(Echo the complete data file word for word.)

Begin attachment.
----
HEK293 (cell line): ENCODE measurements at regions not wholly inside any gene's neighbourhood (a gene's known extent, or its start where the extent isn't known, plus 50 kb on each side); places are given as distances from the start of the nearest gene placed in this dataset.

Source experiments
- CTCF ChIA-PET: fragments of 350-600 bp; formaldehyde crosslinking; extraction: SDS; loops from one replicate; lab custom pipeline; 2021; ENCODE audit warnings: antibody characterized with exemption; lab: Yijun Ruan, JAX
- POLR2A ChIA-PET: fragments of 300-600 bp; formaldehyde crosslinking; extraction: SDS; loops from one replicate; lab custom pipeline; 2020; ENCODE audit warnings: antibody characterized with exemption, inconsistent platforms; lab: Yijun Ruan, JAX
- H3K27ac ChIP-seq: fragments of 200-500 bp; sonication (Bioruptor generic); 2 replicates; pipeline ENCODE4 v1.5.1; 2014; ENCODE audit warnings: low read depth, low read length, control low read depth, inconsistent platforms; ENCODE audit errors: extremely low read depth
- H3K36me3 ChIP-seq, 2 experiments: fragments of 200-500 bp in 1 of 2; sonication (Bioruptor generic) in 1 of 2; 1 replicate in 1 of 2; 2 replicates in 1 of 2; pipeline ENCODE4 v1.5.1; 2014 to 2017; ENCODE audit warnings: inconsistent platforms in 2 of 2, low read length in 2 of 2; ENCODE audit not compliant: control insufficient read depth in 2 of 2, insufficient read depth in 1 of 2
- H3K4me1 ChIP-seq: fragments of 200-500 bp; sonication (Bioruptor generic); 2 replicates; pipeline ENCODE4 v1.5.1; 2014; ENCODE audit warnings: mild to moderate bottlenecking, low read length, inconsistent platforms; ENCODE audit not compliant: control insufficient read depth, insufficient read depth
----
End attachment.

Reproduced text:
HEK293 (cell line): ENCODE measurements at regions not wholly inside any gene's neighbourhood (a gene's known extent, or its start where the extent isn't known, plus 50 kb on each side); places are given as distances from the start of the nearest gene placed in this dataset.

Source experiments
- CTCF ChIA-PET: fragments of 350-600 bp; formaldehyde crosslinking; extraction: SDS; loops from one replicate; lab custom pipeline; 2021; ENCODE audit warnings: antibody characterized with exemption; lab: Yijun Ruan, JAX
- POLR2A ChIA-PET: fragments of 300-600 bp; formaldehyde crosslinking; extraction: SDS; loops from one replicate; lab custom pipeline; 2020; ENCODE audit warnings: antibody characterized with exemption, inconsistent platforms; lab: Yijun Ruan, JAX
- H3K27ac ChIP-seq: fragments of 200-500 bp; sonication (Bioruptor generic); 2 replicates; pipeline ENCODE4 v1.5.1; 2014; ENCODE audit warnings: low read depth, low read length, control low read depth, inconsistent platforms; ENCODE audit errors: extremely low read depth
- H3K36me3 ChIP-seq, 2 experiments: fragments of 200-500 bp in 1 of 2; sonication (Bioruptor generic) in 1 of 2; 1 replicate in 1 of 2; 2 replicates in 1 of 2; pipeline ENCODE4 v1.5.1; 2014 to 2017; ENCODE audit warnings: inconsistent platforms in 2 of 2, low read length in 2 of 2; ENCODE audit not compliant: control insufficient read depth in 2 of 2, insufficient read depth in 1 of 2
- H3K4me1 ChIP-seq: fragments of 200-500 bp; sonication (Bioruptor generic); 2 replicates; pipeline ENCODE4 v1.5.1; 2014; ENCODE audit warnings: mild to moderate bottlenecking, low read length, inconsistent platforms; ENCODE audit not compliant: control insufficient read depth, insufficient read depth